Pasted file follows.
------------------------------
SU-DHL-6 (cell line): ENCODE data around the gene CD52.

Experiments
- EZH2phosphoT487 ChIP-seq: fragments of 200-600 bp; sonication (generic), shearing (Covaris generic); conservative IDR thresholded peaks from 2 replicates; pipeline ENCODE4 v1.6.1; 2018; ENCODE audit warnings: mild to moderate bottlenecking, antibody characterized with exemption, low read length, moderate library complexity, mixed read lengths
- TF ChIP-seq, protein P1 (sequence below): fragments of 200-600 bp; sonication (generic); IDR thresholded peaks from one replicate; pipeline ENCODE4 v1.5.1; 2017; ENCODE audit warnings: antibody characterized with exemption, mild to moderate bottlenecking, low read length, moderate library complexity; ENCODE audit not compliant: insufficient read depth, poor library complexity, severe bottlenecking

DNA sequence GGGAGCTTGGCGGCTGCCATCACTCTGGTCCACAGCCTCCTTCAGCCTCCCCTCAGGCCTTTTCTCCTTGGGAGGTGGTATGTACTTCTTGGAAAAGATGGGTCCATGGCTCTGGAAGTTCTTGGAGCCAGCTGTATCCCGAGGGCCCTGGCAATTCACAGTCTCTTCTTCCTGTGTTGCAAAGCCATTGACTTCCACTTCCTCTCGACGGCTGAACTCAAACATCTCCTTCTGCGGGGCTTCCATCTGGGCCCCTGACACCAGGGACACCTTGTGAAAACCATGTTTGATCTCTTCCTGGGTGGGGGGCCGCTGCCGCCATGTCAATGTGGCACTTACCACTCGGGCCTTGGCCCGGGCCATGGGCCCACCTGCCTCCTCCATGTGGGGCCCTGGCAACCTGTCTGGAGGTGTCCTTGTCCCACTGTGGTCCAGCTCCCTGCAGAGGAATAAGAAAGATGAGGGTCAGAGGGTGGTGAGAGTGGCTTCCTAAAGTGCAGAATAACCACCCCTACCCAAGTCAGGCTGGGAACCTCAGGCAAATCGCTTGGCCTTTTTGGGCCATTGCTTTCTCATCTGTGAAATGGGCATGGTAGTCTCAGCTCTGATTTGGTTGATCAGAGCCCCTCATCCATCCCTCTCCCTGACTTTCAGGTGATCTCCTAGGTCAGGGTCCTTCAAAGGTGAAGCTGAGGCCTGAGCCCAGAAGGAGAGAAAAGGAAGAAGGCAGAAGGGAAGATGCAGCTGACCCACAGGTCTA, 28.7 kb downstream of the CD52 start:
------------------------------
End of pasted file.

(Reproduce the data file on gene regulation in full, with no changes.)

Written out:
SU-DHL-6 (cell line): ENCODE data around the gene CD52.

Experiments
- EZH2phosphoT487 ChIP-seq: fragments of 200-600 bp; sonication (generic), shearing (Covaris generic); conservative IDR thresholded peaks from 2 replicates; pipeline ENCODE4 v1.6.1; 2018; ENCODE audit warnings: mild to moderate bottlenecking, antibody characterized with exemption, low read length, moderate library complexity, mixed read lengths
- TF ChIP-seq, protein P1 (sequence below): fragments of 200-600 bp; sonication (generic); IDR thresholded peaks from one replicate; pipeline ENCODE4 v1.5.1; 2017; ENCODE audit warnings: antibody characterized with exemption, mild to moderate bottlenecking, low read length, moderate library complexity; ENCODE audit not compliant: insufficient read depth, poor library complexity, severe bottlenecking

DNA sequence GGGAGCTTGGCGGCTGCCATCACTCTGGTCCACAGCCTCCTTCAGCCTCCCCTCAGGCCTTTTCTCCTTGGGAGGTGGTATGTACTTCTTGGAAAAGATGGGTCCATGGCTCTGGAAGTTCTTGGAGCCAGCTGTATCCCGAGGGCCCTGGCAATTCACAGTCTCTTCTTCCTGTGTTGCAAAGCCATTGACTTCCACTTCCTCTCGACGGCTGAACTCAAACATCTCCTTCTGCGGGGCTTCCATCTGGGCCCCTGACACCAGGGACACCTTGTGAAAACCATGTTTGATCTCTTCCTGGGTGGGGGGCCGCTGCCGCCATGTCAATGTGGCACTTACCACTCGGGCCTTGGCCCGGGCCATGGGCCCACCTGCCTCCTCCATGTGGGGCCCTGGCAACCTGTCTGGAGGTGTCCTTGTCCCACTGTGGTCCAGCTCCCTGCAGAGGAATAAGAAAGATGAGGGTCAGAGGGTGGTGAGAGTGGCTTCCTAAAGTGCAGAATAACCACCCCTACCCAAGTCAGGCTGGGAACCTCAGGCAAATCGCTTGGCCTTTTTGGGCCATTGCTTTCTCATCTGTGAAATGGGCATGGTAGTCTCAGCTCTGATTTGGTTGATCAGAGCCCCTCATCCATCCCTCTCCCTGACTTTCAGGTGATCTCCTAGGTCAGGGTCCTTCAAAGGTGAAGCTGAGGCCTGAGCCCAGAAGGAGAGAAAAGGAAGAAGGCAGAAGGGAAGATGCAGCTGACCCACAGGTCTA, 28.7 kb downstream of the CD52 start: